the temporary withdrawal of a washing machine using silver nanoparticles in Sweden. The US EPA has already decided to regulate products containing silver nanoparticles, which are used widely in consumer products and have anti-bacterial properties. …while developing countries lack guidance But developing countries still lack awareness of the potential hazards of nanobased consumer products, and only a few guidance documents are available in the public domain. A company in India already claims to be the world's largest manufacturer of nanotechbased fabrics. Many other companies that synthesise nanoparticles — for use in cosmetics, for example, or water filtration devices — are emerging in countries such as China and India. Framing regulations and guidelines for the synthesis, use and disposal of nanomaterials is of great importance for the responsible development of nanotechnology in developing nations. International organisations and developed nations can assist them by sharing scientific data and technologies for assessing environmental and health safety. And to control occupational exposures, the regulatory framework should include mandatory documentation of the nanomaterials developed and personnel involved, and training workers to take precautions. Our institute, the Indian Institute of Toxicology Research, Lucknow, has recently published guidance on the safe handling of nanomaterials in research laboratories, a step in the right direction. [2] Implications, not just applications But the vast majority of government funding in developing nations is spent on research into the applications, rather than the implications, of nanotechnology. For example, out of more than 200 research projects funded during 2001–10 by the Department of Science and Technology in India under its flagship Nano Mission programme, only one was directly related to nanoparticle toxicity studies (and was awarded to our institute). As a result, scientists may fail to identify any impacts of nanotechnology that are specific to populations or the use of a product in poor countries — patterns of environmental distribution and exposure could be different in developing nations. Current research on nanotoxicity does not take into account how different local environments and populations can influence risk. People in developing countries may be more prone to adverse effects of nanoparticles because of underlying health conditions and malnutrition. Moreover, genetic susceptibility to toxic effects varies in diverse ethnic groups and geographical areas. The scientific community needs to identify these information gaps before developing regulations and standard methodologies for nanotoxicity assessment.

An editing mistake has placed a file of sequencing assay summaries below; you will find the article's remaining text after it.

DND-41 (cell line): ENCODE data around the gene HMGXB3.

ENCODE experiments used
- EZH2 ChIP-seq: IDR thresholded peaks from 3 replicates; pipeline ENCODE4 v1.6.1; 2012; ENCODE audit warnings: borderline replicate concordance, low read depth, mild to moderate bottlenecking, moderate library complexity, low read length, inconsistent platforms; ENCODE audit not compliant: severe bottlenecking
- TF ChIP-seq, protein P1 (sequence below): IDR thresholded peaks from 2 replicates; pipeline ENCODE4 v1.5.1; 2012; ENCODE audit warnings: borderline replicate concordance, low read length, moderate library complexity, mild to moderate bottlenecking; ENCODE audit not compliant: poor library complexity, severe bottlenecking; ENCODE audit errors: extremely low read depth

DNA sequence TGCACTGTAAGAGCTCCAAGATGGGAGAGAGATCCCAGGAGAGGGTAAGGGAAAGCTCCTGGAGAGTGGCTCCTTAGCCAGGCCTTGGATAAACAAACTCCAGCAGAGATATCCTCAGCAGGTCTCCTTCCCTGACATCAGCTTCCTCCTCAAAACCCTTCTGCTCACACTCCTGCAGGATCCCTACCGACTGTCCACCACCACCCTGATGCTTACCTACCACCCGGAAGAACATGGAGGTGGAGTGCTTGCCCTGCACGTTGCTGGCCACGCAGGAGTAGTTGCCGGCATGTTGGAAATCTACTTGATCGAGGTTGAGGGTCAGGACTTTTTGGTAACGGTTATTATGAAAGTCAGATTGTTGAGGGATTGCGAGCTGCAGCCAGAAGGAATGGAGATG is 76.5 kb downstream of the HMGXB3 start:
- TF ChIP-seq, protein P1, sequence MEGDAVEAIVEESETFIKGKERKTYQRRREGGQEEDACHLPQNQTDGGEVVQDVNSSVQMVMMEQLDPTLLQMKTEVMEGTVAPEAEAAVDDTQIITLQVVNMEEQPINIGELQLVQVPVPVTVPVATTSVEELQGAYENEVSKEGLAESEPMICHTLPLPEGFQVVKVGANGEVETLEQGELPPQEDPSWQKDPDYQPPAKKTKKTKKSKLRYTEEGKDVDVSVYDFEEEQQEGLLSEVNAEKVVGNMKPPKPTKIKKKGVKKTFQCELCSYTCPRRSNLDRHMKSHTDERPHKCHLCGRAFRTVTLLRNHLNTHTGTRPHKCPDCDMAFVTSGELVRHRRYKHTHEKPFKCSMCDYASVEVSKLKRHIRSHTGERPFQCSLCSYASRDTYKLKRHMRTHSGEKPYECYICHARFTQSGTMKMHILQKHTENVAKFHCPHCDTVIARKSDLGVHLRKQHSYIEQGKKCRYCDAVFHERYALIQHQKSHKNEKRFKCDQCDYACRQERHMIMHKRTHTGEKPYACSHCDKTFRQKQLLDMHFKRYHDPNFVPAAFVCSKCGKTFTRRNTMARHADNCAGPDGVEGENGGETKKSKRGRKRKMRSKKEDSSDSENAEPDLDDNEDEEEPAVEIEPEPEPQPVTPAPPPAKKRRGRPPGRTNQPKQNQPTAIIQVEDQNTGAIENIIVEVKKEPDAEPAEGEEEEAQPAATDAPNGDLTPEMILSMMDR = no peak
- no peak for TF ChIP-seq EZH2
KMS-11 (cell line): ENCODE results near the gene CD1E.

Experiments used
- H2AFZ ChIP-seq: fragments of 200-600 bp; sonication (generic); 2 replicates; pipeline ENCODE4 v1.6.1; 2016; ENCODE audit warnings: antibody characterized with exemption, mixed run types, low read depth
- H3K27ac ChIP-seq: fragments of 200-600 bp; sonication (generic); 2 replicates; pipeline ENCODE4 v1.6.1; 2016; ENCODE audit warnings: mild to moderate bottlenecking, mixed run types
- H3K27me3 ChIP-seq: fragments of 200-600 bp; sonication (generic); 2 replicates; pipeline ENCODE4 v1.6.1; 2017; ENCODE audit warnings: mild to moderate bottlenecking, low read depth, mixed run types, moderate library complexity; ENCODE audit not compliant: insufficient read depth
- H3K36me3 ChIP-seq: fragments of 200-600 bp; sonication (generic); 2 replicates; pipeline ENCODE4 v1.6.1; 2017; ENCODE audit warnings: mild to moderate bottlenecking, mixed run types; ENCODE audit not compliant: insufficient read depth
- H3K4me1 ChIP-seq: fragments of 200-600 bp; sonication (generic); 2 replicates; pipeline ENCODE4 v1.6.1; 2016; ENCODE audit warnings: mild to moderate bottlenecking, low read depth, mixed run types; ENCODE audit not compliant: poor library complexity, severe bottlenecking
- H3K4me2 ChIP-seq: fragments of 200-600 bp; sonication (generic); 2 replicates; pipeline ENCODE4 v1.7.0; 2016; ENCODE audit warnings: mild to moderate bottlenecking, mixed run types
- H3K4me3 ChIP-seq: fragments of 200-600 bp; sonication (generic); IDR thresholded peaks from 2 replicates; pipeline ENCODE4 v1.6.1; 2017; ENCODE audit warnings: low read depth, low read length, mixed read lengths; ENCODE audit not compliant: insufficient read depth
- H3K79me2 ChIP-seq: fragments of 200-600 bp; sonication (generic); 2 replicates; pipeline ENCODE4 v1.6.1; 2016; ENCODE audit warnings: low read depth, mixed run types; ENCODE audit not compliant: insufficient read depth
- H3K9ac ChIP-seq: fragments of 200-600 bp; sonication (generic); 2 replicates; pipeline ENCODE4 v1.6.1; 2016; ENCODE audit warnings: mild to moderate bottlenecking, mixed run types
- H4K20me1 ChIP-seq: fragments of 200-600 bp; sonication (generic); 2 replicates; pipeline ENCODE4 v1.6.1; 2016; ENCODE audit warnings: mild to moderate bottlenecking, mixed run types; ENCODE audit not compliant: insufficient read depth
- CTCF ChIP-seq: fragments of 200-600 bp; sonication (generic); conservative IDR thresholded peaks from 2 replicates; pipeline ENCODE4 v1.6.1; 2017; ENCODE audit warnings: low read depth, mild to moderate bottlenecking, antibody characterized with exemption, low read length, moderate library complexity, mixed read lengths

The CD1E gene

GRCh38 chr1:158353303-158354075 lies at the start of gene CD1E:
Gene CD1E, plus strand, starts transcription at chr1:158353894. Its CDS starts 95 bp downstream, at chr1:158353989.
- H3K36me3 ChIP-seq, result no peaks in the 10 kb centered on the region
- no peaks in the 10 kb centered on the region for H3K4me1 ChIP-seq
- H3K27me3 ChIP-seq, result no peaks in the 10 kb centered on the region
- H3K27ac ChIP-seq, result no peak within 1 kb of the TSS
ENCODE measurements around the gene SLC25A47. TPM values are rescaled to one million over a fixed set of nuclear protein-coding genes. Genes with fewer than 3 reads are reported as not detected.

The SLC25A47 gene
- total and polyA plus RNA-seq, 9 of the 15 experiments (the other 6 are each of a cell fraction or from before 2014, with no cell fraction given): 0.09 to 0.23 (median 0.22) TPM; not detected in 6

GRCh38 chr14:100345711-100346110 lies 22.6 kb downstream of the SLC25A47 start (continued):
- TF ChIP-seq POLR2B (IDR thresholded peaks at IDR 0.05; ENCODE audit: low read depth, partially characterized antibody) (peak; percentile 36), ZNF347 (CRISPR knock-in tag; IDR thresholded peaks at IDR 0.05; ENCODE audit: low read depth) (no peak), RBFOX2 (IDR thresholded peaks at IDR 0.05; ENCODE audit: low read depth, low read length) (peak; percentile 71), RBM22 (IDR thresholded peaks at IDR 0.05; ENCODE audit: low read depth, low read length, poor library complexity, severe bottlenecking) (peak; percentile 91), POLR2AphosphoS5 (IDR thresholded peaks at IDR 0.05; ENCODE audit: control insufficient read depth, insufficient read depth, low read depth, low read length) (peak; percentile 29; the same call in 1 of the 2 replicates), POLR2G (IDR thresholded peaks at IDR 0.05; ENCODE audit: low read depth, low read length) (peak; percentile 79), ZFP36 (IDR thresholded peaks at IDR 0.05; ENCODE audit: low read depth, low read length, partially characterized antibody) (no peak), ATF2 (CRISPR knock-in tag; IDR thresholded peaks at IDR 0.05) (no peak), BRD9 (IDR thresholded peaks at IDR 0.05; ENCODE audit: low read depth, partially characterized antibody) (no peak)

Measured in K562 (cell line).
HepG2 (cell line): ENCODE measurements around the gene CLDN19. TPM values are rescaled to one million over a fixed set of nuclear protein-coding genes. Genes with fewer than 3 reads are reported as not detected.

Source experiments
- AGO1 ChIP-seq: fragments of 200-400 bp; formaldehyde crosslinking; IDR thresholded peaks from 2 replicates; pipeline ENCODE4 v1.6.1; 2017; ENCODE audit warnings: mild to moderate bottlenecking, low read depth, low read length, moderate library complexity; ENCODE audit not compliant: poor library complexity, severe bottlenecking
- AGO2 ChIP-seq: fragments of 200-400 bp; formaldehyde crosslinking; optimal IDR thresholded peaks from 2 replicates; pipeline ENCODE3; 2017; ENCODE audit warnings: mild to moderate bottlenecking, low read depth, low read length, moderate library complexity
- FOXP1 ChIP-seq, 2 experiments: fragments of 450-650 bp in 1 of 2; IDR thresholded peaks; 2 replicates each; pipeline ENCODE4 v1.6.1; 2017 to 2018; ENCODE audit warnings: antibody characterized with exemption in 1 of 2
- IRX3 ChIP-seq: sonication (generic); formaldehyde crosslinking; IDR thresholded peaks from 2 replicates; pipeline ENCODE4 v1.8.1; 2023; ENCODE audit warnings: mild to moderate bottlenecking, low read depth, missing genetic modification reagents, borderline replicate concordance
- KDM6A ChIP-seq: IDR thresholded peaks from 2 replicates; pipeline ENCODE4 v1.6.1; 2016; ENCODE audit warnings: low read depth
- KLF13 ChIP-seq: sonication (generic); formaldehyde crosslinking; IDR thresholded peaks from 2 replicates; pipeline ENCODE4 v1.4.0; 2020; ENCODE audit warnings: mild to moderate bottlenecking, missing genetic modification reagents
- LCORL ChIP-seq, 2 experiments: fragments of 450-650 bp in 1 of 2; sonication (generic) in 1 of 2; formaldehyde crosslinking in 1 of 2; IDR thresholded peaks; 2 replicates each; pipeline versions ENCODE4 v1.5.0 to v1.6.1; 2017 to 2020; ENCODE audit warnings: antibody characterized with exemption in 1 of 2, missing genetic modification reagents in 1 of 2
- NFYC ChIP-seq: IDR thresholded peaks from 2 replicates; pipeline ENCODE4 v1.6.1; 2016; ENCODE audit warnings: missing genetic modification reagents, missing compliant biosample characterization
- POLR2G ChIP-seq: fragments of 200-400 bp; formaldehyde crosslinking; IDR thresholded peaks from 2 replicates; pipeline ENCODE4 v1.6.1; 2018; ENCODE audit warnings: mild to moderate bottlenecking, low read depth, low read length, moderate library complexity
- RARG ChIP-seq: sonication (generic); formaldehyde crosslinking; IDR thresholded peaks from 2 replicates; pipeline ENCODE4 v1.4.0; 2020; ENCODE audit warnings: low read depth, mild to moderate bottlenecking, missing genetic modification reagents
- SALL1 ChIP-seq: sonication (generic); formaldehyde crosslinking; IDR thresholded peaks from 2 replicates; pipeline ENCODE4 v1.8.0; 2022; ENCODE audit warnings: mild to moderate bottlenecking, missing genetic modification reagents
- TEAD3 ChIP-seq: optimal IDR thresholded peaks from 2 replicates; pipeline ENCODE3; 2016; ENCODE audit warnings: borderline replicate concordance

Global nanotech inevitable – trends prove Delemarle et al 9
[Aurelie, post-doctoral research fellow at LATTS working on the conditions of emergence of markets for nanosciences and technology based innovations, Bernard Kahane, Lionel Villard, Philippe Laredo, “Geography of Knowledge Production in Nanotechnologies: A Flat World with Many Hills and Mountains,” Nanotechnology Law & Business 6 Nanotech. L. & Bus. (2009)+ WD 1. Introduction Research on nanoscale phenomena is increasing everywhere. Programs in nanosciences are flourishing in almost every country of the world. Publications in fields related to nanotechnologies have been increasing by 12% per year from 1998 to 2006. Nanotechnology is becoming the generic technology of the 21st century. Considerable resources are being invested, especially public resources. In 2007 an estimated $1,780 million was spent in the United States, $975 million in Japan, $563 million in Germany, and $222 million in South Korea. The true landscape of the continental, national and sub-national output of these investments requires considering more than just total investment.